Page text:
Why Is There No iPhone 9?
Apple doesn’t like to wait for long in between new phones, the better to accomplish those sales bumps. They release new models every year, and they always like to make a big song and dance about the latest bells and whistles on their newest handsets.
But in 2018, they broke with their relatively well-established procedure of sequentially numbered devices when they announced the iPhone 8, and the iPhone 10, with no mention anywhere of a 9.
Sure, they add letters here and there, and they’ve even skipped a number before (there was no iPhone 2, after all), but even so it seems rather strange that they jumped past the iPhone 9. So, what gives?
Happy Anniversary, iPhone!
Apple’s modus operandi is to save numbers with no letters after them for phones that represent a redesign rather than an update. Some people have suggested that the iPhone 8 should really have been designated the iPhone 7S, as it was not remodeled like most of the other whole-number phones before it.
However, this time around the iPhone 8, now a mid-market device, was joined on stage by the announcement of a new flagship model, the iPhone X. X is the Roman numeral meaning 10, and Apple apparently expected people to refer to the phone as the ‘Ten’ rather than the ‘X’.
The most direct reason for the new name is that it is a reference to the recent passing of the iPhone’s tenth anniversary, as the original model was released at the end of 2007. However, this isn’t the only cause for the change in naming procedures.
X Is the New Black
Another important reason that they broke with their naming tradition is that the new model of phone represents a radical redesign of the handset, which has apparently been in development for a number of years. It’s got a whole new look, and enough upgraded hardware to be a pretty big step forward from its stablemate, the iPhone 8.
The home button at the bottom center of the previous iPhones was no longer anywhere to be found. In its place was Face ID, Apple’s supposedly more secure facial recognition security measure. The screen is almost bezel-free as well, except for the somewhat controversial notch at the top, which houses the front-facing TrueDepth camera system necessary for Face ID.
Just like Microsoft did with the jump from Windows 8 to Windows 10, Apple is using the jump to symbolize how much of an advance the X is from the previous iterations of the phone. The iPhone X is the future of the brand and the starting off point for the versions to come.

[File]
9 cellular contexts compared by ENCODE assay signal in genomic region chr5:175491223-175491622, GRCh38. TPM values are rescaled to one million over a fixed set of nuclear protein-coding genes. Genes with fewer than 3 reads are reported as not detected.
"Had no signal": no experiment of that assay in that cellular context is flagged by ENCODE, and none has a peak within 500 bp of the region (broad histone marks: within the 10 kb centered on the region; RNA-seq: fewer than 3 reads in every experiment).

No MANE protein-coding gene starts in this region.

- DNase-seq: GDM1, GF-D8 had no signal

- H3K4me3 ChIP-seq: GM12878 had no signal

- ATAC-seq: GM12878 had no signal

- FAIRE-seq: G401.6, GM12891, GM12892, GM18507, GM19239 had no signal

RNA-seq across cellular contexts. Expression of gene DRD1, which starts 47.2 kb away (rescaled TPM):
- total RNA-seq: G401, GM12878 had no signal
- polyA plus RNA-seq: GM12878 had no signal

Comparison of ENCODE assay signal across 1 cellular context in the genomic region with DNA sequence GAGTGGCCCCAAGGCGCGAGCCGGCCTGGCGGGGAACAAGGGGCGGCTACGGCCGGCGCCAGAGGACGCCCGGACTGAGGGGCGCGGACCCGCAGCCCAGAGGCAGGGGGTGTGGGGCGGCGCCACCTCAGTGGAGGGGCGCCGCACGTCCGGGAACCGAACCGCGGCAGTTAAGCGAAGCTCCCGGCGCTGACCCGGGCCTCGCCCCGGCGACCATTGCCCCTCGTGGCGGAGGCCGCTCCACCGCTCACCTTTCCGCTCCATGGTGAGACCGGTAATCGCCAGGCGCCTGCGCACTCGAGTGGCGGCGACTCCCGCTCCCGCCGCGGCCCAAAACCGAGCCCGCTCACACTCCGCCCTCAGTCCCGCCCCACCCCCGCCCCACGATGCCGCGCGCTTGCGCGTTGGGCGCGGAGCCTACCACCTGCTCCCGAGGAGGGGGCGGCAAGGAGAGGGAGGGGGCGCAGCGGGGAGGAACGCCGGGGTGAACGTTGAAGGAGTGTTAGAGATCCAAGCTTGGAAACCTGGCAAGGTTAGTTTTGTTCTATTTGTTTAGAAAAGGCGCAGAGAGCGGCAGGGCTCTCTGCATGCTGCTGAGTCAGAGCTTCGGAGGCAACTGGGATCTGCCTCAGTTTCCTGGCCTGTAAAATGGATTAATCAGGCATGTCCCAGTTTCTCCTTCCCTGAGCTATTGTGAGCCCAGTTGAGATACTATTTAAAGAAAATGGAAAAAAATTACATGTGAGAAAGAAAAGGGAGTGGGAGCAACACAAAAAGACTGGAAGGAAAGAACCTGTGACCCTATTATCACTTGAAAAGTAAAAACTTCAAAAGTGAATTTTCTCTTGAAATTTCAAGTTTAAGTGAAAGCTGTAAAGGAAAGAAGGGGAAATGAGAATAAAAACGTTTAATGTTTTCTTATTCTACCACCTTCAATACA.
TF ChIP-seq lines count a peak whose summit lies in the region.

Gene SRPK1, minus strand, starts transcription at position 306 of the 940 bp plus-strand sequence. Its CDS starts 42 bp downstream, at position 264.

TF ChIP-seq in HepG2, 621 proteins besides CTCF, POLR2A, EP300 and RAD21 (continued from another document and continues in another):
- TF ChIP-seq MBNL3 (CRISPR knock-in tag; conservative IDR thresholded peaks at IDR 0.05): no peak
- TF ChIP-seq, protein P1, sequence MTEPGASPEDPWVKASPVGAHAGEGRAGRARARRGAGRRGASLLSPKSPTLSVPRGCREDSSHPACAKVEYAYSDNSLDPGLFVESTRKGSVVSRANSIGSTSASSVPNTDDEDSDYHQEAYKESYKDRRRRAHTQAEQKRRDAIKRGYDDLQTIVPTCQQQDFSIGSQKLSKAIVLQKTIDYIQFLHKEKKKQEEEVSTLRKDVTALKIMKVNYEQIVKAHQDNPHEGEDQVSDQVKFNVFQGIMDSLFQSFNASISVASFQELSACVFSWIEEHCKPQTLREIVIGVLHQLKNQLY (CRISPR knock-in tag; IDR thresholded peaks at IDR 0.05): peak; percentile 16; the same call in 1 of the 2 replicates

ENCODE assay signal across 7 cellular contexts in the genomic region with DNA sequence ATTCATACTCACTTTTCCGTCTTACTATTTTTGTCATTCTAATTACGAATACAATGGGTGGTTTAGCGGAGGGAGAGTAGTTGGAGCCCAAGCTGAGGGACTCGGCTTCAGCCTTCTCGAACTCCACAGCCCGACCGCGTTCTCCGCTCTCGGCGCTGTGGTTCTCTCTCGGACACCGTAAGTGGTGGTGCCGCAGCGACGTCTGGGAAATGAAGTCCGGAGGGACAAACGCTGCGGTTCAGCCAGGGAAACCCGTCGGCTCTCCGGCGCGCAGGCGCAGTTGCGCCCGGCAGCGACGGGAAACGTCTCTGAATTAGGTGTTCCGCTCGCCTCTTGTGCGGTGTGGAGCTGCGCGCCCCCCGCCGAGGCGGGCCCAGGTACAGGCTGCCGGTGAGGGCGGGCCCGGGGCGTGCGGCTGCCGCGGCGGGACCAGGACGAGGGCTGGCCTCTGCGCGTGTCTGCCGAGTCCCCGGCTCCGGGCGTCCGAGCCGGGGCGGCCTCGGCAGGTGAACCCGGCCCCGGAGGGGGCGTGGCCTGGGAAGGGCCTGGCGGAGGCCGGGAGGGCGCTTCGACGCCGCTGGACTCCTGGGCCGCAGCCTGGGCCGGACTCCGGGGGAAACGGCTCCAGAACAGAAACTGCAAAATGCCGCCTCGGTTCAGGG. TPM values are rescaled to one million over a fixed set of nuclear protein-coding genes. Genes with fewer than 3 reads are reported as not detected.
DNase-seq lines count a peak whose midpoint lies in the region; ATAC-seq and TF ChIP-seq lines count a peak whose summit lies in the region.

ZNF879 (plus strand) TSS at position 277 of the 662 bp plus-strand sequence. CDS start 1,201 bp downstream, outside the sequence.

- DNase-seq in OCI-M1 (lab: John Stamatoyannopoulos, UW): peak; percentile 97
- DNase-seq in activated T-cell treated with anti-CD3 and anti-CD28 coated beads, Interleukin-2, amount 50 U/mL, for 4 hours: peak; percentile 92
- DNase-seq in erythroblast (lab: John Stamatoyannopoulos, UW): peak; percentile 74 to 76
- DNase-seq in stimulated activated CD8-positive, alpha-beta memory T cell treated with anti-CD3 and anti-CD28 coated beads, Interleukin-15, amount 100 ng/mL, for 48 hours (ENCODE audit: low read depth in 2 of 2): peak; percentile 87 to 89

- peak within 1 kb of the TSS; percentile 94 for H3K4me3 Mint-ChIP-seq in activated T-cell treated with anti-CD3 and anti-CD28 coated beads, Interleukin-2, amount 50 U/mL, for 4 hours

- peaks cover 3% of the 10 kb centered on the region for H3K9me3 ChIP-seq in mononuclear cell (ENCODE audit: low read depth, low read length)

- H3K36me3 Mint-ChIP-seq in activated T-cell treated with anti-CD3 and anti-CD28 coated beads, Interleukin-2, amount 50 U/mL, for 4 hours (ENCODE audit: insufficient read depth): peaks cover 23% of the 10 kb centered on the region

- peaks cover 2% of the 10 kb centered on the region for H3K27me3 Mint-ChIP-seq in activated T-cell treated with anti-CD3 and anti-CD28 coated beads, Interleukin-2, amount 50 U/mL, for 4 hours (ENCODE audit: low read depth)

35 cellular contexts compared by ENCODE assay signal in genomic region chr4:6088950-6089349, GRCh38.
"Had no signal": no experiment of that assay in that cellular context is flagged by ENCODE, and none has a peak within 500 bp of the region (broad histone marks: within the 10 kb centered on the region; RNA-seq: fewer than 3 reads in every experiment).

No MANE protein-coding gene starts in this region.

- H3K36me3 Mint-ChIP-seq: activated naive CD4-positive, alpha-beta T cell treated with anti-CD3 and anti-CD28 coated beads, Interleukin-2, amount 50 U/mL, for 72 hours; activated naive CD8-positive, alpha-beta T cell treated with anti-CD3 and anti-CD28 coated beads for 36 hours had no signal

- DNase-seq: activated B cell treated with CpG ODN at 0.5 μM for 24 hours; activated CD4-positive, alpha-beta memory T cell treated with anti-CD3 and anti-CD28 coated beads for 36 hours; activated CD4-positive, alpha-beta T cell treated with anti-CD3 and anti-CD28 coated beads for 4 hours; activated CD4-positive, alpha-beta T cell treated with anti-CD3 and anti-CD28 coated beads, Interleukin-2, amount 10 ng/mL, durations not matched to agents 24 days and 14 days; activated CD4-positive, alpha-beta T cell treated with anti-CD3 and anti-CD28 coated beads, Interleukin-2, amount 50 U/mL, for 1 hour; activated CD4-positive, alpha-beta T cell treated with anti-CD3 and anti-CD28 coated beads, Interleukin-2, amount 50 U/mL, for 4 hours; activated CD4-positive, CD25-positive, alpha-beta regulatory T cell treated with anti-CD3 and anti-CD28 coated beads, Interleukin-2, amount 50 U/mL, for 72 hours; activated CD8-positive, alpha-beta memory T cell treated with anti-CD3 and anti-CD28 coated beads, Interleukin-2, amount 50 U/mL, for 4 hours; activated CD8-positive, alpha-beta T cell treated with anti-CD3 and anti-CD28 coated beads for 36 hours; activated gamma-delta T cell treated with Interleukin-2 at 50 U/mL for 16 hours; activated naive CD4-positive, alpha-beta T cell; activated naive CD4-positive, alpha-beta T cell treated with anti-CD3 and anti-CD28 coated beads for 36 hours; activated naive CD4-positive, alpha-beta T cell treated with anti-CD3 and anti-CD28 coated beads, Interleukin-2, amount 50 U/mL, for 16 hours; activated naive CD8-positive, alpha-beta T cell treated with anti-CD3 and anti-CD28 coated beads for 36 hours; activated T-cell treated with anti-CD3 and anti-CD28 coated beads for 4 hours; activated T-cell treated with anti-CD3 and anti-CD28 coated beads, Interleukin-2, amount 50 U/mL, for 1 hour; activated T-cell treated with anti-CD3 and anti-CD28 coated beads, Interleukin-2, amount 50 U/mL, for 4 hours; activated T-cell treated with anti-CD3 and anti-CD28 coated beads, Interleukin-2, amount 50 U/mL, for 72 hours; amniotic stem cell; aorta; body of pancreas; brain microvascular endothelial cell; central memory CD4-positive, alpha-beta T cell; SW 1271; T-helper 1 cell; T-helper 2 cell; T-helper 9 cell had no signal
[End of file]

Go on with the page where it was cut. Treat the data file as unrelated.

It has also been suggested that, had they released models designated 8, 9, and 10 all in one year, it would be encouraging consumers to treat the 9 version as the middle of the road option. That would encourage people to go for the 9 instead of the 8. In other words, it’s a canny bit of marketing in order to try to push sales of the two new models instead of splitting them three ways.
There are a few other theories circulating, one of which suggests that they may have been reluctant to use the number 9 because of its negative connotations in Japan. In Japanese, 9 sounds similar to their word meaning “suffering” or “torture”, and so it is thought to be an unlucky number.
As odd as it sounds, it’s not out of the realm of possibility that this was an actual consideration. iPhone sales in Japan far outstrip any other smartphones, holding a market share of 56% at the end of 2018. Seeing as their nearest competitor, Sharp, had a share of only 9.8% in the same period, it would be understandable that Apple would want to avoid any losses in this valuable market.
There Is No Nine, Only XR
If you really want to get the equivalent to the iPhone 9, the closest you’ll be able to get would be the iPhone XR, released in October 2018. It is, essentially, the middle of the road phone that the iPhone 9 would have been, had it actually existed by that name.
It’s a few hundred dollars cheaper than the new flagship XS model, and accordingly, it has lower specs across the board. Its camera is missing the telephoto lens of the more expensive version, and the XR has a larger bezel due to the use of an LCD display rather than the XS’s OLED.
That said, it has an impressive battery life compared to many other iPhones, including its bigger brother. The XS actually has a smaller battery than the iPhone X that it replaced. Meanwhile, the XR’s lack of all the top-of-the-range bells and whistles results in a much more respectable staying power. Plus, with iOS 13 leaving its beta phase soon, the phone’s apps will be better optimized and so it will run more smoothly than it currently does.
An Apple A Year Keeps the Doctor Away
There you have it – the iPhone 9, the phone that never was, thanks to marketing ploys, a tenth-year anniversary, and possibly to avoid scaring off the Japanese consumers. After all, the iPhone Torture just doesn’t have the same ring to it…
Do you have a better theory as to why Apple did away with the iPhone 9? Give us your best tin-foil hat conspiracies in the comments below!